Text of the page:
who stroll by the building throughout the day, including at 6 a.m. when he opens the iron gates of the church building, don’t acknowledge him. Tookes is one of many in the community whose lives have been affected – for better or for worse – by the increase in students living on or around Main Campus. Perhaps the most visual sign of this residential growth lies in Morgan Hall, the 27-story high-rise dormitory structure that opened its doors for the Fall 2013 semester on the southern edge of campus – a building whose Temple “T” logo is visible far past Temple’s boundaries down Broad Street. Last fall, a petition for Google to change the name “Temple Town” on Google Maps to the Cecil B. Moore Community garnered support from many, including the university. The search engine later dropped the “Temple Town” name from its maps. Temple students’ place in the community has caused tension between them and the non-university related neighbors who surround them, as highlighted by instances like the “Temple Town” controversy. The challenges that arise from this tension are part of what Temple Police and the Philadelphia Police Department’s 22nd District are often forced to deal with. “Temple University is North Philadelphia,” said 22nd District Captain Robert Glenn, “and North Philadelphia is Temple University.”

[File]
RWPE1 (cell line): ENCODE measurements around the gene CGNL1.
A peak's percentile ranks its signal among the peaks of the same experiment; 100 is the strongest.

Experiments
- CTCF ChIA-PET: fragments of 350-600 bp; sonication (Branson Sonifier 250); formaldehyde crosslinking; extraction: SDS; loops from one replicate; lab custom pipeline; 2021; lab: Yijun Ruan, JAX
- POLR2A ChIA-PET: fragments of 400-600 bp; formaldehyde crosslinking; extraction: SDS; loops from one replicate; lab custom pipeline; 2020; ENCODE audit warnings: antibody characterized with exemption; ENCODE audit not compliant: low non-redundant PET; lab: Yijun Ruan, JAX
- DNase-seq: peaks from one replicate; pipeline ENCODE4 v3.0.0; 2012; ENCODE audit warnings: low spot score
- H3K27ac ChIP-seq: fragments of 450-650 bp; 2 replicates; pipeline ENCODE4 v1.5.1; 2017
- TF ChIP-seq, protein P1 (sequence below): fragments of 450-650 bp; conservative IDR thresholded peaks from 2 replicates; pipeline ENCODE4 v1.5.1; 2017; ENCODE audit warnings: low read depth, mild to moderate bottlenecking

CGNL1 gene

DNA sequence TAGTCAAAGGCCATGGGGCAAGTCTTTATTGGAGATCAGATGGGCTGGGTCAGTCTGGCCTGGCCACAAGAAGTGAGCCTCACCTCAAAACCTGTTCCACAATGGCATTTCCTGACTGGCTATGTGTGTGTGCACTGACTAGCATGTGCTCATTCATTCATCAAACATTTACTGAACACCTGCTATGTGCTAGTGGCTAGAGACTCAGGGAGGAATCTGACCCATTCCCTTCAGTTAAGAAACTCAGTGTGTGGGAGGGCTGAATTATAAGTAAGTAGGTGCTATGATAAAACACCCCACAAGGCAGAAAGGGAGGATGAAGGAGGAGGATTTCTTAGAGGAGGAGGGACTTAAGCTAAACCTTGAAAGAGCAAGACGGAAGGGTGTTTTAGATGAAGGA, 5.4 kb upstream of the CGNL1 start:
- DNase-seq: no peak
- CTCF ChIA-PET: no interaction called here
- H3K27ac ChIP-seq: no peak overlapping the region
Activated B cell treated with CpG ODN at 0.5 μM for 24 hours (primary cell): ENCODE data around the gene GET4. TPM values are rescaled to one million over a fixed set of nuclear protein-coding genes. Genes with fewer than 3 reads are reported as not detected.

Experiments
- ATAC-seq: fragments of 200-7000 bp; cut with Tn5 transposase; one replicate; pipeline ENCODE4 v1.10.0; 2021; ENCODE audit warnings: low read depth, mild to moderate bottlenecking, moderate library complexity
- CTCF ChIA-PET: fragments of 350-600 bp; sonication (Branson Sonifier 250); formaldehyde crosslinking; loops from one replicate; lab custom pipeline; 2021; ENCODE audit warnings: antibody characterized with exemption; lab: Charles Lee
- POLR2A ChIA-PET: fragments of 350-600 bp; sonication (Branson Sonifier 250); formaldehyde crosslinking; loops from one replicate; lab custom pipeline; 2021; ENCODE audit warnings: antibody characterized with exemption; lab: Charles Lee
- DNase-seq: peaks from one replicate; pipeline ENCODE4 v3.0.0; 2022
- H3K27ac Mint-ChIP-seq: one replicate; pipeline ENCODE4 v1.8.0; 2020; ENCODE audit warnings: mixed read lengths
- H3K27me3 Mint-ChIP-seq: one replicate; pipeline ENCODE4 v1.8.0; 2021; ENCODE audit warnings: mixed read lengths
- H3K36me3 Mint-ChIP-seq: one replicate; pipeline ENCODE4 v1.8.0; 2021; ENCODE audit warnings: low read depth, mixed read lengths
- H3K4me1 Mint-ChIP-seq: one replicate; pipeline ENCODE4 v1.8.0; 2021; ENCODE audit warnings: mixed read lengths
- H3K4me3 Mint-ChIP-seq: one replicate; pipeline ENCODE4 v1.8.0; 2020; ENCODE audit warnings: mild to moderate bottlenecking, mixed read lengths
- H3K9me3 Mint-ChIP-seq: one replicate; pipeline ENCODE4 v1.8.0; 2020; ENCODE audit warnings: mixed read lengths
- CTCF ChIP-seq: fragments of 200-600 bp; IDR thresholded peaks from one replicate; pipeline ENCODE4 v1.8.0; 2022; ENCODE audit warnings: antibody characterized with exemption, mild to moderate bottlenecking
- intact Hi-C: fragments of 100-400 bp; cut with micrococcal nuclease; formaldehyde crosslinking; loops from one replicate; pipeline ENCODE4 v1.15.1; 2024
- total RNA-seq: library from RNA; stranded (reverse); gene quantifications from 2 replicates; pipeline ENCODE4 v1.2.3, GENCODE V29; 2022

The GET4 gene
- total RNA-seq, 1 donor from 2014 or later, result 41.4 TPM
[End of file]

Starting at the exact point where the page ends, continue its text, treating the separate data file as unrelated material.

Students Chelsea Webb (bottom left), Shannon Carroll (top left), Tanya Silverstein (bottom right), Lindsay Flesher (top right) and Kristin Beauchamp (center), watch Alayna Brooks, a resident of North Philadelphia, at the TU Cares lunch on Bouvier Street on April 26.

are “very strong, positive relationships” between community organizations and Temple’s police force. “Most of the complaints we receive, if there are complaints from our neighbors, they may pertain to parking issues or off-campus student-housing issues,” Swan said. “We meet on a pretty routine basis with residential and rental associations that border our campus, and the leaders of these organizations know really well how to reach out to these individuals and campus safety.” Gregory Bonaparte, a member and trustee of Berean Presbyterian Church located on Broad Street and a Temple mechanic, said that when he lived at 15th and Diamond streets in 1969, he rarely saw students venture past Diamond Street. Now the dynamic has changed, he said, posing new challenges. “Eighteen- to 25-[year-olds], young folks, of any kind of race, they don’t have the same kind of respect toward older people as they should,” Bonaparte said. “Older people say, ‘I don’t want to hear no parties, I don’t want to see no drinking’ – it’s a generation gap.” Though Bonaparte said he sees a sizable portion of students interested in becoming more invested in the community, there is still more that students can and should be doing to improve the relationship, especially in terms of crime, he said. “Crime doesn’t have a culture, it doesn’t have